AS CONSTRUCTION of the Washington Nationals' new baseball stadium nears completion, discussion is warming up on whether to use city money to help D.C. United build a soccer stadium in Southeast. No doubt the coincidence in timing will be part of any upcoming debate. Supporters believe soccer fans deserve the same consideration that baseball fans are shown; opponents think the expense of the Nationals stadium is reason to rule out public investment in another stadium. In making a decision, District leaders should focus only on the soccer stadium plan and whether it makes sense for the city.
Talk of subsidizing a soccer stadium at Poplar Point in Ward 8 has been on-again, off-again. D.C. United believed it had an understanding with the administration of then-Mayor Anthony A. Williams, but Mayor Adrian M. Fenty cut off talks as he wisely sought other ideas on developing the prime waterfront property. The stadium is back in the picture as an optional part of a proposed $2.5 billion, mixed-use development. Mr. Fenty, an ardent foe of the $611 million ballpark for the Nationals, has said he wouldn't support any deal in which the city picks up the full tab but is open to a public-private partnership. Mr. Fenty has made clear he won't be out in front in pushing the plan without support from the D.C. Council. Indeed, much of the impetus to make a deal with D.C. United comes from the council, including members from east of the Anacostia River, such as influential council Chairman Vincent C. Gray.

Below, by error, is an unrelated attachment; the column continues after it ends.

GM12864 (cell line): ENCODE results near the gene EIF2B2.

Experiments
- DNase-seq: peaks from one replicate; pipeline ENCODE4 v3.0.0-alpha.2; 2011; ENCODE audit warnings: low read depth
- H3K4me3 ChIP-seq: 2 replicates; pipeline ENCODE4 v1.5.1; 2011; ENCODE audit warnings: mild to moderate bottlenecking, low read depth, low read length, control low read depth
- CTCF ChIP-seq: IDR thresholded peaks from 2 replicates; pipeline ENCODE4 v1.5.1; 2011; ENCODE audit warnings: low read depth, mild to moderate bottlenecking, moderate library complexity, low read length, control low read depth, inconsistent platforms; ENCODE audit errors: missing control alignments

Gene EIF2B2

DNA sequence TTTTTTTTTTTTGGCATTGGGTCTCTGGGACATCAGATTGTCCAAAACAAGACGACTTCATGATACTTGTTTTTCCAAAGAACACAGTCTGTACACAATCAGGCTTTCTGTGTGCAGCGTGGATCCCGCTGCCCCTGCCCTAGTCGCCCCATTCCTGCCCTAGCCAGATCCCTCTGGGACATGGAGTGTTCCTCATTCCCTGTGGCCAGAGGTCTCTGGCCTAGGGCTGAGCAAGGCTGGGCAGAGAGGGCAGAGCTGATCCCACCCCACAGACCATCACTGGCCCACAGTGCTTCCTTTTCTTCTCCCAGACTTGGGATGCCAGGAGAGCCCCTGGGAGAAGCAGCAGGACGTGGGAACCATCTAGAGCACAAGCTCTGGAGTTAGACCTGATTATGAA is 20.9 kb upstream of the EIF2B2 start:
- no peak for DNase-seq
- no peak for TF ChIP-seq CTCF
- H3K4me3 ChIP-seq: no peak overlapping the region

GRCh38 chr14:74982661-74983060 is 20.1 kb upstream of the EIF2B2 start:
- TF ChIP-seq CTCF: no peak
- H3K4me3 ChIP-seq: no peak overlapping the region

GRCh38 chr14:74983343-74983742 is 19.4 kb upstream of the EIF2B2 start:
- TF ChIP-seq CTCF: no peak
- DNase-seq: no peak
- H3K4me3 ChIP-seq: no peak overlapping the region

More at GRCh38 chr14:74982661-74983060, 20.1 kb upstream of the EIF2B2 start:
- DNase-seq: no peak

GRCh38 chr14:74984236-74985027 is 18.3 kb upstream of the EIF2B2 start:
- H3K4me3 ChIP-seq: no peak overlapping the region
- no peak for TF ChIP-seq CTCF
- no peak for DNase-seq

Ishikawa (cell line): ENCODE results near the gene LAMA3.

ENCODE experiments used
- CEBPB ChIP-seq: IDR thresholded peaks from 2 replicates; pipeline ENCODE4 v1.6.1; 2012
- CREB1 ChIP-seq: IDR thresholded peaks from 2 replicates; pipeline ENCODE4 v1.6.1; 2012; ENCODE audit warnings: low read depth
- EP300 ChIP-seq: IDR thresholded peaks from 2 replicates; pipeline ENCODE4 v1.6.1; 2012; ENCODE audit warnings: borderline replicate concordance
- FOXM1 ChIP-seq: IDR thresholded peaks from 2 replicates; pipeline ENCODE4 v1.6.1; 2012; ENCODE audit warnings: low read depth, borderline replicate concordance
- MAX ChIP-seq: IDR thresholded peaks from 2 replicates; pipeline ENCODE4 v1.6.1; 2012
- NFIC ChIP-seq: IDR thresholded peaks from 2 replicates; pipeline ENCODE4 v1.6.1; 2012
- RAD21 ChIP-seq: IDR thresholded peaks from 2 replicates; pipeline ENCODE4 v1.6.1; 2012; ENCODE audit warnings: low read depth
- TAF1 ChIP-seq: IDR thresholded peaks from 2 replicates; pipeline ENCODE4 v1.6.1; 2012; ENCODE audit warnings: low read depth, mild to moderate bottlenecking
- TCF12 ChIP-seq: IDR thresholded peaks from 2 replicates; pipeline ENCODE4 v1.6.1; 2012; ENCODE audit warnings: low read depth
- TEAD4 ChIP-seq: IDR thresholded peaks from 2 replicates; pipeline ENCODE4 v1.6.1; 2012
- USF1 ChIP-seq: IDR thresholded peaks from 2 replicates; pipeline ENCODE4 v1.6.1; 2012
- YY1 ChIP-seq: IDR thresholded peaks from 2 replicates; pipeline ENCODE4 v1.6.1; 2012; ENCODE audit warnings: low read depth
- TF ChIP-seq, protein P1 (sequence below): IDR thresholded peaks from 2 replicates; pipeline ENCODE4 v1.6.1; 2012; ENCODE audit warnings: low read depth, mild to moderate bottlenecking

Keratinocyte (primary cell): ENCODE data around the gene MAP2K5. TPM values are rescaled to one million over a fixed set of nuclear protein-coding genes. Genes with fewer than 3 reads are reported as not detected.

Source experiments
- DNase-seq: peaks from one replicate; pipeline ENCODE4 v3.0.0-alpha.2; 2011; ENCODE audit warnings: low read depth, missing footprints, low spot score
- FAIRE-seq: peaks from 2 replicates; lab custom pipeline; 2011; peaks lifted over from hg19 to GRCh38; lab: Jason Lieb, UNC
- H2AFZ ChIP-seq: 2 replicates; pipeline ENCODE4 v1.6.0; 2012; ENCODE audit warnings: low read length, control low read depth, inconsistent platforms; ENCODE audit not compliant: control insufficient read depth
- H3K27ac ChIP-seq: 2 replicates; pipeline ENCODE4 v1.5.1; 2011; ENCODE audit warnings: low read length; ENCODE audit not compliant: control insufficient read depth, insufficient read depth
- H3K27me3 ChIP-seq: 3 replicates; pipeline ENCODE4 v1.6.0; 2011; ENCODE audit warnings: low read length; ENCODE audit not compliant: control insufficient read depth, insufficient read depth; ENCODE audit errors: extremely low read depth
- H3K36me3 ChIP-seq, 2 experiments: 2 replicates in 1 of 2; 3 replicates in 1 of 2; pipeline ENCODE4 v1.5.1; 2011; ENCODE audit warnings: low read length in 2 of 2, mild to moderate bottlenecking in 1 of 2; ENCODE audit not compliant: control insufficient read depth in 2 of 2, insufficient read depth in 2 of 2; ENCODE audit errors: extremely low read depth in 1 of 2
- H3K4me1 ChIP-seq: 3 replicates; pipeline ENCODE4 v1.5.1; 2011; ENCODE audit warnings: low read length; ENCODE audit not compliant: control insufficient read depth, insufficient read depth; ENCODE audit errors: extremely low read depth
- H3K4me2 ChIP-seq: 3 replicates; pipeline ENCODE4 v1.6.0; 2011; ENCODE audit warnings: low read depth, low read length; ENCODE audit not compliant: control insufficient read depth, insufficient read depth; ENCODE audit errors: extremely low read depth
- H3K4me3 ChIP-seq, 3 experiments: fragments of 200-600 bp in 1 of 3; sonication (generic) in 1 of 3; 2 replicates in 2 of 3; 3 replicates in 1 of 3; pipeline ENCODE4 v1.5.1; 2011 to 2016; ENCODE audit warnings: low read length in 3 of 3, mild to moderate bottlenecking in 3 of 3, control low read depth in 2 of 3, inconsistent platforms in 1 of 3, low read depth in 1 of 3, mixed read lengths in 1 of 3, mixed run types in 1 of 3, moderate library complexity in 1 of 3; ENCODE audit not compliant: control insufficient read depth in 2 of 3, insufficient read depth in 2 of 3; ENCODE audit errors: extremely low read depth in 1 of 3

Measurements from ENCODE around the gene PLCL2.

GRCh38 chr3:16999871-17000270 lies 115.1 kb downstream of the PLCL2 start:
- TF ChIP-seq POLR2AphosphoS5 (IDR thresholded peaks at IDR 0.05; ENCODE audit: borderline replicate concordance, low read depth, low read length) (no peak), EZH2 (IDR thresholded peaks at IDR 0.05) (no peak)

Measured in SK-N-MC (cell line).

Mr. Fenty has floated the idea of using excess tax money being raised for the Nationals' ballpark to help finance construction. An obvious question is whether the District can afford to take on the additional debt. And is that even fair to District businesses, which were assessed a special tax with the understanding that the money would go to pay off the baseball debt? The costs will have to be carefully analyzed, particularly since there is economic uncertainty. What will be harder to judge are the intangibles. Such as civic pride in retaining a popular and successful sports team. Or the spinoffs that soccer could provide to the boys and girls of the city. And what could perhaps be the most appealing argument for the stadium -- its potential to spark a revitalization of long-neglected communities east of the river. If soccer can help transform Ward 8 and Ward 7 the way basketball helped to change downtown, city dollars would be well spent.
Much of the discussion about these issues has, regrettably, been behind closed doors, as the mayor and council want to avoid the kind of debilitating battle that occurred over baseball. That desire must not rob the public of full and open discussion of the issues. Or of an answer to the question of what best serves the District of Columbia.